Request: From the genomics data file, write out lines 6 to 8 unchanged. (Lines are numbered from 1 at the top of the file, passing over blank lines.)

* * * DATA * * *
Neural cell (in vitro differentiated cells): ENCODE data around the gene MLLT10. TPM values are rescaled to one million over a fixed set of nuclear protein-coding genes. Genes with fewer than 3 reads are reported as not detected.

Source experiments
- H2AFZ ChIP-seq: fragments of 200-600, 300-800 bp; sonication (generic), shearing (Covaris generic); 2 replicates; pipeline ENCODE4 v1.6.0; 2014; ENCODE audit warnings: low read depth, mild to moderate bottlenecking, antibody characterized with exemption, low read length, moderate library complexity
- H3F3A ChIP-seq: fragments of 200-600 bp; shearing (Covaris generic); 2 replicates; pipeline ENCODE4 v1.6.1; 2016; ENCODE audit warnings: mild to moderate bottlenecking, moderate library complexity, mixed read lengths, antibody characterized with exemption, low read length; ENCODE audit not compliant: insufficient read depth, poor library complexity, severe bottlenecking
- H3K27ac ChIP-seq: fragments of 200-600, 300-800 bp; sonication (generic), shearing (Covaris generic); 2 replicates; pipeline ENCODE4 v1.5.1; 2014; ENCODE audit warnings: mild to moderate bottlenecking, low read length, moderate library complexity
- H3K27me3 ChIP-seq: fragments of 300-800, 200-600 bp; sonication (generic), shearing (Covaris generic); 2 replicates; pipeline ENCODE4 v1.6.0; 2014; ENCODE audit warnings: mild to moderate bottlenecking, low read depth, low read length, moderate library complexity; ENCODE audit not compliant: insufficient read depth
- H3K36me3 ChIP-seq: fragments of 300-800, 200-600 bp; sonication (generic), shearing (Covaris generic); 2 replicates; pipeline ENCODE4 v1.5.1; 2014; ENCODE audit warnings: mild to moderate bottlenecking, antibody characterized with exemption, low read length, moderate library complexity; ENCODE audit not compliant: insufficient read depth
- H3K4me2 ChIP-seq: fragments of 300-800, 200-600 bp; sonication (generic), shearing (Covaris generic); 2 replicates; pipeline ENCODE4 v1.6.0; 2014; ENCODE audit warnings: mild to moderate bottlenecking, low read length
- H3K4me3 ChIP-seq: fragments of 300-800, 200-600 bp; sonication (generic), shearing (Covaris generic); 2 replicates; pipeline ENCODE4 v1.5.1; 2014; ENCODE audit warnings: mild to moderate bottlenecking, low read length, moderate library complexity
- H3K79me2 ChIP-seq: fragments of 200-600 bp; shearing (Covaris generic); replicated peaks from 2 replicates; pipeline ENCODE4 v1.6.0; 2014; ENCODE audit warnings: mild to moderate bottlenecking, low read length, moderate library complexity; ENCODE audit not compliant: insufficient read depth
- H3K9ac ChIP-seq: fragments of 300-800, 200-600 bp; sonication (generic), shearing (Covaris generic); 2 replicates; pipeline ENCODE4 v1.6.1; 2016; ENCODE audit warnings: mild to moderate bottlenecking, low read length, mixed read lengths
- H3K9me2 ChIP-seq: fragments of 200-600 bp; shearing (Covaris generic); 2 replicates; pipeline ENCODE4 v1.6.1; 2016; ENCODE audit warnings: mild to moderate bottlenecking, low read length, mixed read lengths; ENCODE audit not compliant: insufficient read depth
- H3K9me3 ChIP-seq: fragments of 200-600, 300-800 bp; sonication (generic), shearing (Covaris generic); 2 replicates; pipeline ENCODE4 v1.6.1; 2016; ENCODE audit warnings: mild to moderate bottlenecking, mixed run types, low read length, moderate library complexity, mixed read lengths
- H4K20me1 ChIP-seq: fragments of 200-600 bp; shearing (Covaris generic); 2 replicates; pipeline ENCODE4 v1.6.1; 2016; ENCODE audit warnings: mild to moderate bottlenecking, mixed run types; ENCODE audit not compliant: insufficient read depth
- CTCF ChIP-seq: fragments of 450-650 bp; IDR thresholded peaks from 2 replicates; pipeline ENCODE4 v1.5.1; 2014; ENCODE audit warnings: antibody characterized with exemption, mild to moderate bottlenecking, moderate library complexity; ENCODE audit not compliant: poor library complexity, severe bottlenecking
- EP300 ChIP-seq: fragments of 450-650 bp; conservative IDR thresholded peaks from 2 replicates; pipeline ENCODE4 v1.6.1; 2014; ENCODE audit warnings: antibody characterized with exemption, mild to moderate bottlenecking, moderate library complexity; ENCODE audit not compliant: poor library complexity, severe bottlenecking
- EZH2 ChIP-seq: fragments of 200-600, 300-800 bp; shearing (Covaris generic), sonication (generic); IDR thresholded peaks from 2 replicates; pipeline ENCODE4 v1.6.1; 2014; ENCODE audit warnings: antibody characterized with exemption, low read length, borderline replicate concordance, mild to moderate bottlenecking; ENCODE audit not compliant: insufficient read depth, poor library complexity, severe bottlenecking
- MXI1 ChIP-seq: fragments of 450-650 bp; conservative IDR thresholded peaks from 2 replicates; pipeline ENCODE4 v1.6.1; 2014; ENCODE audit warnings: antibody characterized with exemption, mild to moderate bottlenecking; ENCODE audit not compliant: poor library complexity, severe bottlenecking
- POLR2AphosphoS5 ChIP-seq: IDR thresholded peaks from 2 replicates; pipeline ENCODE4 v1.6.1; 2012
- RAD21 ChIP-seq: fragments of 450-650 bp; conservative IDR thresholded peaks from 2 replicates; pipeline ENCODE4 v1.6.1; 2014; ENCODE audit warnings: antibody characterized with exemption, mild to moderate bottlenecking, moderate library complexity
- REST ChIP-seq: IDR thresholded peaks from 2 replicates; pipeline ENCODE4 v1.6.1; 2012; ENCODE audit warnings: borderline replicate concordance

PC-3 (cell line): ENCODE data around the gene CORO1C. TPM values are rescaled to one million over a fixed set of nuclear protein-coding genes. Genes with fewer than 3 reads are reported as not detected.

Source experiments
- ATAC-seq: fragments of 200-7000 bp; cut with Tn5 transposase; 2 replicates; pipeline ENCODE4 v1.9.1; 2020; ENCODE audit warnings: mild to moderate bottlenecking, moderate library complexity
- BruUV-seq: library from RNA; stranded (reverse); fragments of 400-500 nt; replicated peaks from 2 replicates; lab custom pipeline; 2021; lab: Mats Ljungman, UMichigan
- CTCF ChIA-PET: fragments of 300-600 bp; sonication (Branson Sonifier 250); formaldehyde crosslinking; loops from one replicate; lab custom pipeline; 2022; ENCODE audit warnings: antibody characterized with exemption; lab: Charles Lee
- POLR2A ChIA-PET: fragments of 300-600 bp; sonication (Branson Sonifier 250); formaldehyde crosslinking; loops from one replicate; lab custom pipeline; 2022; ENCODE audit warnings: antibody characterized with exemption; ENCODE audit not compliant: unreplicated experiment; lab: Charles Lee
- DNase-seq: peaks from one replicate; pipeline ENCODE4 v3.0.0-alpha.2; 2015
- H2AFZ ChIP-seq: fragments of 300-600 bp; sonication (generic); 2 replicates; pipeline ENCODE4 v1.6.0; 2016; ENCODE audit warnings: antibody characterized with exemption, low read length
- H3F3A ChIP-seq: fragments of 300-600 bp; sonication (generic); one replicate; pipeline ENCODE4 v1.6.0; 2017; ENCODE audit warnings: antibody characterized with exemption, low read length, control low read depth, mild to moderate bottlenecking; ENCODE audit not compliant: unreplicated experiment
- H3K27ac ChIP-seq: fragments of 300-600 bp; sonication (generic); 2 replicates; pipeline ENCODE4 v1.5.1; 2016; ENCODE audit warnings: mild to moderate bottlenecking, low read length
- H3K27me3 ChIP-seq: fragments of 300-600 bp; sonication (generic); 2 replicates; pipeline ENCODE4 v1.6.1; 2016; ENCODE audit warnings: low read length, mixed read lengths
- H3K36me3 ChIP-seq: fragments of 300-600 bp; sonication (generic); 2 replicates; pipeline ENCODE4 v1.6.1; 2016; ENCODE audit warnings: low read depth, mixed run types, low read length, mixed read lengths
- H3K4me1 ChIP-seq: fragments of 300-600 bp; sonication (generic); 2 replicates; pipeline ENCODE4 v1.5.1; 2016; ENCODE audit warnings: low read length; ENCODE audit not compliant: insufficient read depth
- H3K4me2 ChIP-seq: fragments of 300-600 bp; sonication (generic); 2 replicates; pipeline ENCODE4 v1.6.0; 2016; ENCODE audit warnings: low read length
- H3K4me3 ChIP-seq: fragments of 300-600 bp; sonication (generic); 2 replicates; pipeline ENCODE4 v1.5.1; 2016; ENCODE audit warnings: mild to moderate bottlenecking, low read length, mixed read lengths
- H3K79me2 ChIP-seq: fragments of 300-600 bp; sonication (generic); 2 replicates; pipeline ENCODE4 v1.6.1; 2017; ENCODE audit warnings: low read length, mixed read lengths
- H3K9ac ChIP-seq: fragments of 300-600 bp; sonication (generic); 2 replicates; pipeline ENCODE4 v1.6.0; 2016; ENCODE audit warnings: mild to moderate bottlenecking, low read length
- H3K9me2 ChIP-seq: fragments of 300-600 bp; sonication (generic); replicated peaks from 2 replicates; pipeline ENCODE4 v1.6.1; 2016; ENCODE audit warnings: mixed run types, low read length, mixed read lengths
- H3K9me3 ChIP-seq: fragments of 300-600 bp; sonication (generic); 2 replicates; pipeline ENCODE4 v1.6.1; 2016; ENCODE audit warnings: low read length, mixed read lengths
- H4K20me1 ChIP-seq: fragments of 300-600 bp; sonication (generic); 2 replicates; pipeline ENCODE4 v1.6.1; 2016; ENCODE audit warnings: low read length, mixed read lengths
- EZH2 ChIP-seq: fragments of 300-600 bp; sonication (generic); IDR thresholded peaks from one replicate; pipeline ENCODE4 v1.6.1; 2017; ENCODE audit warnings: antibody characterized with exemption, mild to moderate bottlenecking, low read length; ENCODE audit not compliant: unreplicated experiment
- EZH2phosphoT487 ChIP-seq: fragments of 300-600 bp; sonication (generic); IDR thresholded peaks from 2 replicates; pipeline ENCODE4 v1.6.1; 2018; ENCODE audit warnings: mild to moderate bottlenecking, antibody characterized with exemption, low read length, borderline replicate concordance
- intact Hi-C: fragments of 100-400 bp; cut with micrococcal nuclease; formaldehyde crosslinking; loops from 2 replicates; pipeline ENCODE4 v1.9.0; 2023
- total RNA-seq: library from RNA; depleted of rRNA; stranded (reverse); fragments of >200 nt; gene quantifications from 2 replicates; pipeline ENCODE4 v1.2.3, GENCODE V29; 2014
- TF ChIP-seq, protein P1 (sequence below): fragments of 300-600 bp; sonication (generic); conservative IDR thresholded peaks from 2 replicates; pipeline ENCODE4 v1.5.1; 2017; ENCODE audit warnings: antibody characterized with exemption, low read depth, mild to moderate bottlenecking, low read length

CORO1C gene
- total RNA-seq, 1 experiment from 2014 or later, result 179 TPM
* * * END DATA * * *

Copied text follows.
- H3K27me3 ChIP-seq: fragments of 300-800, 200-600 bp; sonication (generic), shearing (Covaris generic); 2 replicates; pipeline ENCODE4 v1.6.0; 2014; ENCODE audit warnings: mild to moderate bottlenecking, low read depth, low read length, moderate library complexity; ENCODE audit not compliant: insufficient read depth
- H3K36me3 ChIP-seq: fragments of 300-800, 200-600 bp; sonication (generic), shearing (Covaris generic); 2 replicates; pipeline ENCODE4 v1.5.1; 2014; ENCODE audit warnings: mild to moderate bottlenecking, antibody characterized with exemption, low read length, moderate library complexity; ENCODE audit not compliant: insufficient read depth
- H3K4me2 ChIP-seq: fragments of 300-800, 200-600 bp; sonication (generic), shearing (Covaris generic); 2 replicates; pipeline ENCODE4 v1.6.0; 2014; ENCODE audit warnings: mild to moderate bottlenecking, low read length